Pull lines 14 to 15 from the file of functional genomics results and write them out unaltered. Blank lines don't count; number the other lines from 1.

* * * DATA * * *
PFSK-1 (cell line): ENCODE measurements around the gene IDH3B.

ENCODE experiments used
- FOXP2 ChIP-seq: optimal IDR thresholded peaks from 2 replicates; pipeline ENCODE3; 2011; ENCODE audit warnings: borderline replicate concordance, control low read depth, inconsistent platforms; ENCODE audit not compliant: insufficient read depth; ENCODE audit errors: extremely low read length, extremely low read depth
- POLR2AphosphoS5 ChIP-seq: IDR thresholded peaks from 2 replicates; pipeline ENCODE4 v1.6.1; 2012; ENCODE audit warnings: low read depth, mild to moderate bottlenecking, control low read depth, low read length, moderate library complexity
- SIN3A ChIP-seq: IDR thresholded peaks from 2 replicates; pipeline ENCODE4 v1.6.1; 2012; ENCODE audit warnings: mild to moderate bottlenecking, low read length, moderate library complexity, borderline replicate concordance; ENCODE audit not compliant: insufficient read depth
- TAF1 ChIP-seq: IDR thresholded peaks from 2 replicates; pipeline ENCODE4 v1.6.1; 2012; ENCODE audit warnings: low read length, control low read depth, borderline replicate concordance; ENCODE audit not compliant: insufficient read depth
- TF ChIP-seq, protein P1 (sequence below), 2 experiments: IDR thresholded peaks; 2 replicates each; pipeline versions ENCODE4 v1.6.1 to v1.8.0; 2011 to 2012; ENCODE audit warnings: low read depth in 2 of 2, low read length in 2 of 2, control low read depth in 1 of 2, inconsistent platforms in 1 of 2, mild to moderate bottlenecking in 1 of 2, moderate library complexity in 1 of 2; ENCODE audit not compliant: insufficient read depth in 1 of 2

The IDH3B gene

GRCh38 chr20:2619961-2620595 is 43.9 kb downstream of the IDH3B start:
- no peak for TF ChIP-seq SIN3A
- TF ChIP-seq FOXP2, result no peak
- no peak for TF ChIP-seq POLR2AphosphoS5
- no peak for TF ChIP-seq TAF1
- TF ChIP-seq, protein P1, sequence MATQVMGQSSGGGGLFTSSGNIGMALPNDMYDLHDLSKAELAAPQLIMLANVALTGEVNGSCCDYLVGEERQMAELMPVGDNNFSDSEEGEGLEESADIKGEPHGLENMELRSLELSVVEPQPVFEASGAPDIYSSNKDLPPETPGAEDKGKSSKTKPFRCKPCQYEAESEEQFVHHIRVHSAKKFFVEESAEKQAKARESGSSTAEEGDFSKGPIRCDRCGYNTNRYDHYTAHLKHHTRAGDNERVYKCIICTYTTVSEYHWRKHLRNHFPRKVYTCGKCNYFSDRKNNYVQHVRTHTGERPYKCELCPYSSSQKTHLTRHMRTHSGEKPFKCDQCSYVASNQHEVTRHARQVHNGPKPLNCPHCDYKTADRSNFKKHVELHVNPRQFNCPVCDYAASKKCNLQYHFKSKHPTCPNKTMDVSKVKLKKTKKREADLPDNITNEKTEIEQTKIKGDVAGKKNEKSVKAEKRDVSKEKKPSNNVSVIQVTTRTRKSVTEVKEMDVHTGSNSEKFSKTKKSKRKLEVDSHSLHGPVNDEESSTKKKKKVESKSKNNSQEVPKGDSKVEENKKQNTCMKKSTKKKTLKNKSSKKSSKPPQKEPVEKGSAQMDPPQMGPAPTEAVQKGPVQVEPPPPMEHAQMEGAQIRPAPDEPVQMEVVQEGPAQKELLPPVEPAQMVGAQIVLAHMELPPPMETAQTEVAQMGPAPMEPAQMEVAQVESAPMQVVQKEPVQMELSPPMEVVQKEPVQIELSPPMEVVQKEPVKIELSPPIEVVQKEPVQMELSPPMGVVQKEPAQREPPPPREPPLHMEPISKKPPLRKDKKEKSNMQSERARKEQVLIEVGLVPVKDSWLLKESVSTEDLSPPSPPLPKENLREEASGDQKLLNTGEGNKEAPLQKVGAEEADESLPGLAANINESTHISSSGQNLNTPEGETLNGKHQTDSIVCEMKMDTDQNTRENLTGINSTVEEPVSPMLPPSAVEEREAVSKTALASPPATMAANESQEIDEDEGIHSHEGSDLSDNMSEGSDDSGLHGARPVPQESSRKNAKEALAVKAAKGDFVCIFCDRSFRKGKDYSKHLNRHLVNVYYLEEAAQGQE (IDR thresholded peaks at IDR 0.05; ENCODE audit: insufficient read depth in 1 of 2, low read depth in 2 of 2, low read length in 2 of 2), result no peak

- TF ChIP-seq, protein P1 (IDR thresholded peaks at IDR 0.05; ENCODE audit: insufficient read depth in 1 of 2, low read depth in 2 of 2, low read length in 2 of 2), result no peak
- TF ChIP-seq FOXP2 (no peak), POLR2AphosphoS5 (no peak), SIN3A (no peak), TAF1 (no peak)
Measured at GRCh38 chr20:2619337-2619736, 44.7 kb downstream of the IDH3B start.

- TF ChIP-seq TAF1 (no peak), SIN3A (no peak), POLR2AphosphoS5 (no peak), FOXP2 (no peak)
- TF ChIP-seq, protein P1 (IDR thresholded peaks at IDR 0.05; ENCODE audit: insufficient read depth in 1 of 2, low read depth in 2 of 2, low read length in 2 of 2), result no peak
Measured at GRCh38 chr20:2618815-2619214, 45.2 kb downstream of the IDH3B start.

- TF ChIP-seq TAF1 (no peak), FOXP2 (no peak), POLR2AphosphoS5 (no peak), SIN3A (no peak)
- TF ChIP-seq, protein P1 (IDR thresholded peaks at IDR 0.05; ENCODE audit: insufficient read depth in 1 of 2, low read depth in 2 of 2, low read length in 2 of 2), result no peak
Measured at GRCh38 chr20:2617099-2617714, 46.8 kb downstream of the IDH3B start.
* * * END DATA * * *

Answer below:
- TF ChIP-seq, protein P1, sequence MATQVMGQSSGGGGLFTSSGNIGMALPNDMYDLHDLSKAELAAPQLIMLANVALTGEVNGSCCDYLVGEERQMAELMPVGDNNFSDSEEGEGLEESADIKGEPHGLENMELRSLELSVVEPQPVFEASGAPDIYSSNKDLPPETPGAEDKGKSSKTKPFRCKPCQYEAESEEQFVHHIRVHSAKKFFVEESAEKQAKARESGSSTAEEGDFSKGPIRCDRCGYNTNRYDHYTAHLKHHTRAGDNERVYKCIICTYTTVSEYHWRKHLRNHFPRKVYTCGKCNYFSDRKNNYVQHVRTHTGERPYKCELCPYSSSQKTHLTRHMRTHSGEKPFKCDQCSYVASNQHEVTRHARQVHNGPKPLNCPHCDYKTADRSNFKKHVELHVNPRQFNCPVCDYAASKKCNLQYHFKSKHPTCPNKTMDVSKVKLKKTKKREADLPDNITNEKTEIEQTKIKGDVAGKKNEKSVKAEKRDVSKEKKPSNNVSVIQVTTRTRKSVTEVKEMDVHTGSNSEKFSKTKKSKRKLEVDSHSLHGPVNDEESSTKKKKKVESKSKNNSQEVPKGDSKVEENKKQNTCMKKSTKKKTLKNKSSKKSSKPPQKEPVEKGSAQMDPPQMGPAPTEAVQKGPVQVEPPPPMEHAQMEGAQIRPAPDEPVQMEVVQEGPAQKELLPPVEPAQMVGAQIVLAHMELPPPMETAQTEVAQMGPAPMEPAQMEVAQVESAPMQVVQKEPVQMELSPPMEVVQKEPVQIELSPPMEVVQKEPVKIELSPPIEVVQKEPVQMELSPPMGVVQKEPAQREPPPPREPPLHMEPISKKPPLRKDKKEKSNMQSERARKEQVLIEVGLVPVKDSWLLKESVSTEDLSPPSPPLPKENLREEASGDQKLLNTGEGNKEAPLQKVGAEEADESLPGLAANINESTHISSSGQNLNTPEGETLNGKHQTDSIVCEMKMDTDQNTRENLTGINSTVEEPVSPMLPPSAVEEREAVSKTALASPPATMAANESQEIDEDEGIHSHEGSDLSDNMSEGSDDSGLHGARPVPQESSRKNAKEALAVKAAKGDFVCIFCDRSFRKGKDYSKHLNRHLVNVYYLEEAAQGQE (IDR thresholded peaks at IDR 0.05; ENCODE audit: insufficient read depth in 1 of 2, low read depth in 2 of 2, low read length in 2 of 2), result no peak

- TF ChIP-seq, protein P1 (IDR thresholded peaks at IDR 0.05; ENCODE audit: insufficient read depth in 1 of 2, low read depth in 2 of 2, low read length in 2 of 2), result no peak